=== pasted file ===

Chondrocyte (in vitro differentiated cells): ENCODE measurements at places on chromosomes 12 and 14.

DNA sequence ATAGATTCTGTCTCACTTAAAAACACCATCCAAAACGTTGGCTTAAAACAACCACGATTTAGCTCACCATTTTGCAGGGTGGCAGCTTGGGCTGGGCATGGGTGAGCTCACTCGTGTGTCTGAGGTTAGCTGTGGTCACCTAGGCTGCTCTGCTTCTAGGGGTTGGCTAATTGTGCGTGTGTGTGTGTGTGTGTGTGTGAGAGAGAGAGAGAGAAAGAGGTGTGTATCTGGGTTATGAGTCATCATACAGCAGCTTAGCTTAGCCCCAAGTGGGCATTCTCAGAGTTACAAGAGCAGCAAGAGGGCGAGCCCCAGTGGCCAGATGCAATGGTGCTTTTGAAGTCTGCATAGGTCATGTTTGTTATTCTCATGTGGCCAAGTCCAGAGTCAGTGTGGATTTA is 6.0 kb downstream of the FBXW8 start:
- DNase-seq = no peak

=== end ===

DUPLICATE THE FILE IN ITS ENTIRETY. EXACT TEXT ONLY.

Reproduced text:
Chondrocyte (in vitro differentiated cells): ENCODE measurements at places on chromosomes 12 and 14.

DNA sequence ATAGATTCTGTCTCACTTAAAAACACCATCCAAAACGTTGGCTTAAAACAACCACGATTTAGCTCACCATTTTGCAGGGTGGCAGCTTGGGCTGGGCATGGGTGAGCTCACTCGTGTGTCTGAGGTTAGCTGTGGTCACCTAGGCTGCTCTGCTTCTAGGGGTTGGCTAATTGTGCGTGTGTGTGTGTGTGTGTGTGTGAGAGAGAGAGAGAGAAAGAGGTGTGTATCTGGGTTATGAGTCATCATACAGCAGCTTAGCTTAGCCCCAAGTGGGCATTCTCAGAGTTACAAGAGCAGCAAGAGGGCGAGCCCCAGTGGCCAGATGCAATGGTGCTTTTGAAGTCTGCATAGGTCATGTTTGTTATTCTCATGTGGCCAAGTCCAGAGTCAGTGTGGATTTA is 6.0 kb downstream of the FBXW8 start:
- DNase-seq = no peak